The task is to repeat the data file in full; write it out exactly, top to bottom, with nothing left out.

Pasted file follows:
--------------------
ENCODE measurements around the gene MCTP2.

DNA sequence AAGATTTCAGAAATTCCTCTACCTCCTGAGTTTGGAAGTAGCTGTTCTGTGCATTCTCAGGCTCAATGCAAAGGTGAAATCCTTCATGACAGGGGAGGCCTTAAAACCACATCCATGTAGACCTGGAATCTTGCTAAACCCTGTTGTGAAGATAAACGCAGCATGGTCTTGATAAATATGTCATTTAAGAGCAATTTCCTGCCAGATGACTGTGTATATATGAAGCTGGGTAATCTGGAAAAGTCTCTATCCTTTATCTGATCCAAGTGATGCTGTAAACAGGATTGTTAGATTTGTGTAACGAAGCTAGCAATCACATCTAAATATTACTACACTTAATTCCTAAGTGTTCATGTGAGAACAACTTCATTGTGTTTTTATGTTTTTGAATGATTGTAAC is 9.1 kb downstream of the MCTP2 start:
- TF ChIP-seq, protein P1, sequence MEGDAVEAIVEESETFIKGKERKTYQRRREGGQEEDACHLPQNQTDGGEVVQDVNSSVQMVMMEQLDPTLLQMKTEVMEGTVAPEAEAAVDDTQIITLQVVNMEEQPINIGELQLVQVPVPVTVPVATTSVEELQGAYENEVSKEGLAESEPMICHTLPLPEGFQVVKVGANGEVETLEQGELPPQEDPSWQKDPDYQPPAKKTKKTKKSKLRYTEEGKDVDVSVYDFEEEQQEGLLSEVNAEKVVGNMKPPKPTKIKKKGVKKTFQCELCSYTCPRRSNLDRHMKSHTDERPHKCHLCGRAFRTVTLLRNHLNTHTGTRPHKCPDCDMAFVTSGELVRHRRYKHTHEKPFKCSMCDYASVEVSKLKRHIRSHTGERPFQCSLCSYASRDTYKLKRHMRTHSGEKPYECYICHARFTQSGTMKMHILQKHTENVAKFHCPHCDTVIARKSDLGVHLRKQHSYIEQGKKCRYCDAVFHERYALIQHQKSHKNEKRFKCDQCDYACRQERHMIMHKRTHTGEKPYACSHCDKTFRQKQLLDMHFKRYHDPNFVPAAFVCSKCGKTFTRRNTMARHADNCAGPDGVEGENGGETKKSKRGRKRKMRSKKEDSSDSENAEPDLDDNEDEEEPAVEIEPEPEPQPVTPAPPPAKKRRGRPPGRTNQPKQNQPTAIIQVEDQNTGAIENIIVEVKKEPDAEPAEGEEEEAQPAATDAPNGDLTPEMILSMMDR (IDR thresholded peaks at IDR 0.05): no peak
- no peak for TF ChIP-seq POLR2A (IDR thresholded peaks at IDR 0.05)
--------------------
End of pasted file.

ENCODE measurements around the gene MCTP2.

DNA sequence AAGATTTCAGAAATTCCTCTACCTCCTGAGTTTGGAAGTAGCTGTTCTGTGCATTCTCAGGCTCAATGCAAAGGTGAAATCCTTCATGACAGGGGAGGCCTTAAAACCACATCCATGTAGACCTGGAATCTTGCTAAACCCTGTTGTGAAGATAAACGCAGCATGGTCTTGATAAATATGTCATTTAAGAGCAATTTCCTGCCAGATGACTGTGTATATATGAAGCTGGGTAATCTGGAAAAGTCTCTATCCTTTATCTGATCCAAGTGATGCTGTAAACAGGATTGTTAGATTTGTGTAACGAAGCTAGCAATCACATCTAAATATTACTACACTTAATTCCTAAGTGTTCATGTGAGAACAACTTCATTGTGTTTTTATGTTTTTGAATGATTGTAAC is 9.1 kb downstream of the MCTP2 start:
- TF ChIP-seq, protein P1, sequence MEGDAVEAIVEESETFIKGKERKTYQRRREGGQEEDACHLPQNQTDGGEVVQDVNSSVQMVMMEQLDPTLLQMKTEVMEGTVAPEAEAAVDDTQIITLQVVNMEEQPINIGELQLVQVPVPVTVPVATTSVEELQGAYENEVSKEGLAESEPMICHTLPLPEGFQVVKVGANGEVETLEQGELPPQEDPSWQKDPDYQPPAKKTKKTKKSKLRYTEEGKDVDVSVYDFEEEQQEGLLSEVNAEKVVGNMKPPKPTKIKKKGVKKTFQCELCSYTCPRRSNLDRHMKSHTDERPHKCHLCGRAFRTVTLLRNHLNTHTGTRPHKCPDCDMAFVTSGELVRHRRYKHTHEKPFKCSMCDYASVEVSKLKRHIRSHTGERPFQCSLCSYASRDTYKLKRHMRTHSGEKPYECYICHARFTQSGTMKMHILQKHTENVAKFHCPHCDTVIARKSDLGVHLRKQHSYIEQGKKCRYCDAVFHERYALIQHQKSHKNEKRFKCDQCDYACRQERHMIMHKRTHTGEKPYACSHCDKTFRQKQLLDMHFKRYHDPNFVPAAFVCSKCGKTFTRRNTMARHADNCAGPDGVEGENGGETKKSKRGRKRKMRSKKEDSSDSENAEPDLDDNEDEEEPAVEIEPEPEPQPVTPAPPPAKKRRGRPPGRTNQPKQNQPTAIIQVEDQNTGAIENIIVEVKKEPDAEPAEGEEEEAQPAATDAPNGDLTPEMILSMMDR (IDR thresholded peaks at IDR 0.05): no peak
- no peak for TF ChIP-seq POLR2A (IDR thresholded peaks at IDR 0.05)